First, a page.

Should the NRA fear losing its "nonprofit status"?

“I am deeply concerned that these allegations of financial improprieties could threaten our nonprofit status.”

Published May 8, 2019 5:00AM (EDT)

President Donald Trump speaks during the National Rifle Association-ILA Leadership Forum, Friday, April 28, 2017, in Atlanta. (AP Photo/Mike Stewart)
President Donald Trump speaks during the National Rifle Association-ILA Leadership Forum, Friday, April 28, 2017, in Atlanta. (AP Photo/Mike Stewart)

This article was originally published on The Conversation.

Oliver North sought a second term as president of the National Rifle Association.

It was not to be.

NRA first Vice President Richard Childress read a note from North aloud to thousands of the gun group’s members at their annual convention in Indianapolis. It relayed news of the retired lieutenant colonel’s departure and raised the specter of an existential threat to the organization.

As North had put it in a letter to the NRA board: “I am deeply concerned that these allegations of financial improprieties could threaten our nonprofit status.”

Could they? And what did North mean when he expressed concern about the NRA’s “nonprofit status”?

I’m an attorney who has worked for the Internal Revenue Service on legal matters associated with tax-exempt organizations and a professor who studies nonprofit law. It strikes me as unlikely that the IRS would strip the NRA of its tax-exempt status.

At the same time, I think it’s possible that the New York authorities investigating the group might remove officers and members of its 76-member board of directors. There is even a slight possibility, as NRA CEO Wayne LaPierre warned in a fundraising letter, that New York authorities could cause the NRA “to shut down forever.” But I doubt it.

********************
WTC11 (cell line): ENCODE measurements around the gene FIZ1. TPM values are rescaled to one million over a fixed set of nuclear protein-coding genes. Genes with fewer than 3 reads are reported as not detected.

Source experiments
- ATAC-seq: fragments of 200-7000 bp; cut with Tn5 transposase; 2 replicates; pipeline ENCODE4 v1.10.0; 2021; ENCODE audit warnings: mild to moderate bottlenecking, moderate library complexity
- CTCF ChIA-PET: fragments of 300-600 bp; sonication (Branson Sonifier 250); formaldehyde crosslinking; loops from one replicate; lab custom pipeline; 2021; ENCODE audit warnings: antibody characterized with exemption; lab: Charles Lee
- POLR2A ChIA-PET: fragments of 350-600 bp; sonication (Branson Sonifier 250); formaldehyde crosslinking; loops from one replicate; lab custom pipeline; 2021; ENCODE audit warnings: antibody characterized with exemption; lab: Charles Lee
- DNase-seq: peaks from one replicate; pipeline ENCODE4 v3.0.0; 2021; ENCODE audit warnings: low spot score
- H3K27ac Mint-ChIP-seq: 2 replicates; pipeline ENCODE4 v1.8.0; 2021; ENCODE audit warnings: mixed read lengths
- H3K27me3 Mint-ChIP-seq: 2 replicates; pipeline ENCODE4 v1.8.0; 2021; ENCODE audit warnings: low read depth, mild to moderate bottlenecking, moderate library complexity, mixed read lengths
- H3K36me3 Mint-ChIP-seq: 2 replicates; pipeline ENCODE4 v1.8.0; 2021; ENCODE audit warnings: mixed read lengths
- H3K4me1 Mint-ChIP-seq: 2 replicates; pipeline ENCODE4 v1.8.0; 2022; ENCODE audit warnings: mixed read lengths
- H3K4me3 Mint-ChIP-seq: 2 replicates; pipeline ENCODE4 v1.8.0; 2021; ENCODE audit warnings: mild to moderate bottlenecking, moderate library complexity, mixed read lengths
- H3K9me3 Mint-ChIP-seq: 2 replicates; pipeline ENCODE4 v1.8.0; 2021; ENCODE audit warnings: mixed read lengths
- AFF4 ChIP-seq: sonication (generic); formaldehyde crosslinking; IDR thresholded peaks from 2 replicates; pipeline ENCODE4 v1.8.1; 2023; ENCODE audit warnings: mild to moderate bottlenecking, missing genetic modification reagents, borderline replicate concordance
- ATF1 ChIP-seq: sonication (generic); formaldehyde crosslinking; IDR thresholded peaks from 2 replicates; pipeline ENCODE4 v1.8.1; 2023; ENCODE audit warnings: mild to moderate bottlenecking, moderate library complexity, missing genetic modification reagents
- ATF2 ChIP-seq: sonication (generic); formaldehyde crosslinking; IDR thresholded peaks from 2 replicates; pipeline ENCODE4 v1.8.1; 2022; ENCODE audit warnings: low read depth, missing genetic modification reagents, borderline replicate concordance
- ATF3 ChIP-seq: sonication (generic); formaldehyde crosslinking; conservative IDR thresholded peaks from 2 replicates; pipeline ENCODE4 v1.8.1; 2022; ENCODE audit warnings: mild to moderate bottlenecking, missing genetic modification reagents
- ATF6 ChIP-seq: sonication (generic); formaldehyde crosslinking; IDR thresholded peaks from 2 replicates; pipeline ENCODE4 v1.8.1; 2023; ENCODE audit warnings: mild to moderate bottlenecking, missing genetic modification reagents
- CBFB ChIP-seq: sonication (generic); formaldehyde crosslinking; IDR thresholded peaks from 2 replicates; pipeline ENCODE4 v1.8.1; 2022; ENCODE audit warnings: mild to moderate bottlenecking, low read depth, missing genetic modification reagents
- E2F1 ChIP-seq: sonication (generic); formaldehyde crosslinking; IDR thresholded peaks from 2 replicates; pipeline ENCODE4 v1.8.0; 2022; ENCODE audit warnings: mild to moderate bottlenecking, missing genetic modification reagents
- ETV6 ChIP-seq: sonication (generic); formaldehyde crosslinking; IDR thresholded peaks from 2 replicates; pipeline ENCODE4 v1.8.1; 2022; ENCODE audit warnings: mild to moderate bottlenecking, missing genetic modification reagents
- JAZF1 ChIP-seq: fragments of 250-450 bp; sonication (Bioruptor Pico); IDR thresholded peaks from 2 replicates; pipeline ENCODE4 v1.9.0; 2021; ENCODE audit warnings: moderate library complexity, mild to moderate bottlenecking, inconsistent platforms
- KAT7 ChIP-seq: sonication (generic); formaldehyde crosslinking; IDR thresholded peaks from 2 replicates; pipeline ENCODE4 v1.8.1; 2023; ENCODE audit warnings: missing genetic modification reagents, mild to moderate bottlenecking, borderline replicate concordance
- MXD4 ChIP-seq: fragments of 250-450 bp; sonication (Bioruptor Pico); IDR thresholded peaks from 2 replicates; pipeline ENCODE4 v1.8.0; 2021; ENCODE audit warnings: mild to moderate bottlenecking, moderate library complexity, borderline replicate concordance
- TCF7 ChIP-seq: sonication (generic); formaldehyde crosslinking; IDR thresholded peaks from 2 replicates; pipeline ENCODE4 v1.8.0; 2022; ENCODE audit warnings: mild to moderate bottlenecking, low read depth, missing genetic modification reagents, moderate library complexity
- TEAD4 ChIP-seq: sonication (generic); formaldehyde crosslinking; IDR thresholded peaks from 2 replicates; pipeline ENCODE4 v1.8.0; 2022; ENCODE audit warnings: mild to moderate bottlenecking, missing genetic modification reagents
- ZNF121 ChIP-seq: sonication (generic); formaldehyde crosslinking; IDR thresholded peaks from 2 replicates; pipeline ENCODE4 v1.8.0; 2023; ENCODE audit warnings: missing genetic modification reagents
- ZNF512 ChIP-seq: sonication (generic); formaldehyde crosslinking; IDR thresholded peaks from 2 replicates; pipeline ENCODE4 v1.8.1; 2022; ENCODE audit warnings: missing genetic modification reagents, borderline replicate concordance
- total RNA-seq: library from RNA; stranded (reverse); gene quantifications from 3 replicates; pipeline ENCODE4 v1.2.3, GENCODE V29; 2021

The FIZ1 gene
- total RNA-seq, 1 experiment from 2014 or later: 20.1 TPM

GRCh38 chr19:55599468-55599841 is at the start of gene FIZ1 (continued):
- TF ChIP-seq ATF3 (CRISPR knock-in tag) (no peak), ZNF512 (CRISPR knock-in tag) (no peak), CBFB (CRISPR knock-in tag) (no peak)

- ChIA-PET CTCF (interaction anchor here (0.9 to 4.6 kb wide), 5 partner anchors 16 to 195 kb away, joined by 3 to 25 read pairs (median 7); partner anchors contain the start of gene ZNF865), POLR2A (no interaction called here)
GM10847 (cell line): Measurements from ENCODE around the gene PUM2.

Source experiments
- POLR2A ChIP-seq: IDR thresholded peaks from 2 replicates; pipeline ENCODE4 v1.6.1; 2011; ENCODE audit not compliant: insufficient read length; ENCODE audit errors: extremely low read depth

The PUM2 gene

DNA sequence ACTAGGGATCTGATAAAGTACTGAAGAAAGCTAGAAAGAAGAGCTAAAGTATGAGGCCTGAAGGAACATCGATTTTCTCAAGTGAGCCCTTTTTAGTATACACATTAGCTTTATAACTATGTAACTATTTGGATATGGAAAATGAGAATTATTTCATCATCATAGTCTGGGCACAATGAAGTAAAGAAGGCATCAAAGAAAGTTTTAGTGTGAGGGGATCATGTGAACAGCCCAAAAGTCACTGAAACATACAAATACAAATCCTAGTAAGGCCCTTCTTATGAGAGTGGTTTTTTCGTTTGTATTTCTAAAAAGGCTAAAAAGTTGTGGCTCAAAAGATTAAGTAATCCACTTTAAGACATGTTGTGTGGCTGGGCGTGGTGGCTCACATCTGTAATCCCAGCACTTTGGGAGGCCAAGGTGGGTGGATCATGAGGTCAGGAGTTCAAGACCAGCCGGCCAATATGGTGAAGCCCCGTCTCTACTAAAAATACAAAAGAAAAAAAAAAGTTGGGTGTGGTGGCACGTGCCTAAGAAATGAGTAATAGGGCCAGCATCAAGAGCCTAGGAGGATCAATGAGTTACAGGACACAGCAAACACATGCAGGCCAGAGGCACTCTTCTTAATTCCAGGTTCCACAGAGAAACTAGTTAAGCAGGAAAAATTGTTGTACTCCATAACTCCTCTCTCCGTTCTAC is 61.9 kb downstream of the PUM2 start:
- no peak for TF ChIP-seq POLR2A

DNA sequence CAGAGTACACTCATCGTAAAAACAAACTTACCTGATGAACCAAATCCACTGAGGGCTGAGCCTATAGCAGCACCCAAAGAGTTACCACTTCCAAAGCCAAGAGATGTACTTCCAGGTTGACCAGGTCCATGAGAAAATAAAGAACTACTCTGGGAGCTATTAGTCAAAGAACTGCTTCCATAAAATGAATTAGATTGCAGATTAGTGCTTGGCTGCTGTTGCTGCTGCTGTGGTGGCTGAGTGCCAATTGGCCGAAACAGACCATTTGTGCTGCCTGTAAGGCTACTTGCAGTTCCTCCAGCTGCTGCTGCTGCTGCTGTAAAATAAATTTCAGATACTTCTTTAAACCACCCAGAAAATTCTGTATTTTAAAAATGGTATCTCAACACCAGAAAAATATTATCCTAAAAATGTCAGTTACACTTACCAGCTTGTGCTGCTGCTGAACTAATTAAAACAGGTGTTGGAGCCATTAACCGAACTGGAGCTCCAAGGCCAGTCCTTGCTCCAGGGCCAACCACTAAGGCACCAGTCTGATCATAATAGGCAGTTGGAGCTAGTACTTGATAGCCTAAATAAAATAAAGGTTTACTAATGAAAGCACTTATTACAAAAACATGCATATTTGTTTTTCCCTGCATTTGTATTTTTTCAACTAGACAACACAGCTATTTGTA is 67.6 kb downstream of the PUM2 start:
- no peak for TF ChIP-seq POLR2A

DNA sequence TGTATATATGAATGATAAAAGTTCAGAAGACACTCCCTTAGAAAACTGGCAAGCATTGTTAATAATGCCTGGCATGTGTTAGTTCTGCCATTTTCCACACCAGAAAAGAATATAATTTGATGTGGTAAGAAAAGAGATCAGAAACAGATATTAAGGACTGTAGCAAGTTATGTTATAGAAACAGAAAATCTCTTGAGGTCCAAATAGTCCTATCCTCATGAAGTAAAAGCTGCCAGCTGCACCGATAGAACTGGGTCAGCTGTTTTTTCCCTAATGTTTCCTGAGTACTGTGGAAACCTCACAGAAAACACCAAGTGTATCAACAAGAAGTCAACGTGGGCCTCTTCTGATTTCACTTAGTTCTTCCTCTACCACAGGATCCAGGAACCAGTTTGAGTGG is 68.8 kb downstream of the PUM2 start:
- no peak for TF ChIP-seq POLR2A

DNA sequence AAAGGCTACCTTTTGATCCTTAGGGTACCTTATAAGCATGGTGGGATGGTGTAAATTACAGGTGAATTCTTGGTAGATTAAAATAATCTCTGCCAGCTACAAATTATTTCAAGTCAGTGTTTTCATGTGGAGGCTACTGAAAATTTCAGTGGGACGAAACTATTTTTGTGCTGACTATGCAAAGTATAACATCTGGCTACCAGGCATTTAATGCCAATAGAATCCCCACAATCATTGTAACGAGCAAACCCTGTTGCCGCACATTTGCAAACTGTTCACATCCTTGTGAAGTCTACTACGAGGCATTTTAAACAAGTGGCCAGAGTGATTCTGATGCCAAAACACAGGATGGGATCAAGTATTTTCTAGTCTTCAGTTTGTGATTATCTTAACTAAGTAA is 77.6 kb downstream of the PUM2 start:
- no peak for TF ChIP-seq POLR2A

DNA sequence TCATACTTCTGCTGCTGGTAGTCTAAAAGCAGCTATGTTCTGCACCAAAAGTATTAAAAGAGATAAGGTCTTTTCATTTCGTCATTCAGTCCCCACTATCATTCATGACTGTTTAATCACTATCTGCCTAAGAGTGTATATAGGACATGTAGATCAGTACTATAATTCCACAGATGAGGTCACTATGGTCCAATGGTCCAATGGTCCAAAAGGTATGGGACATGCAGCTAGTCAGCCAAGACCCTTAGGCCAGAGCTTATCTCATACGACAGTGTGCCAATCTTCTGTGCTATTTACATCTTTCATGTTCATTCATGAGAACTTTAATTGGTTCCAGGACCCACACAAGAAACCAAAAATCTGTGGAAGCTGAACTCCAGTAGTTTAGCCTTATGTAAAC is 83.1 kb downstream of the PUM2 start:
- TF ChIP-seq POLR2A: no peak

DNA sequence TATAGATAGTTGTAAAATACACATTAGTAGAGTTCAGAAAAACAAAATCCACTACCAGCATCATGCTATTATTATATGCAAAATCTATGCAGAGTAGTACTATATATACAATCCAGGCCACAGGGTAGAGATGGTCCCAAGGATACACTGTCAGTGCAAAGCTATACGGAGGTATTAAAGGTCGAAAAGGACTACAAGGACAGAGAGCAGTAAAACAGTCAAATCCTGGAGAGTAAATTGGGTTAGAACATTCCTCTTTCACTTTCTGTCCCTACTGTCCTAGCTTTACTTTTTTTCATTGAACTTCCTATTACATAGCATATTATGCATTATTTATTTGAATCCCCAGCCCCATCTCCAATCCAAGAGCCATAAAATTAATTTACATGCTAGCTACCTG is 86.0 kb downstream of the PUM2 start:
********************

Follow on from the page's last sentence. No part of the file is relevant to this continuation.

The NRA and the IRS

The NRA consists of multiple kinds of entities, including a political action committee and four affiliated charities.

But its mainstay, which North led until this leadership showdown, is what’s known as a social welfare organization under section 501(c)(4) of the tax code.

There is no charitable contribution deduction for paying NRA membership dues or donating to the social welfare organization.

What does tax-exemption do for the NRA then? Just like a charity, it generally doesn’t pay taxes on the money it raises or earns.

In exchange for that special status, the NRA must benefit the public according to a very broad definition. Advocacy and education, including about gun safety and gun ownership qualifies. The NRA must also submit mandatory paperwork to the IRS every year.

There are a few things the NRA can’t do as a nonprofit, too. It can’t primarily benefit private individuals through excessive compensation or companies rather than the public. It can’t make engaging in politics its main purpose. And it can’t break laws, including campaign finance laws.

Retaining tax-exempt status

North’s vague allegations could point to two primary matters that could run afoul of federal tax law.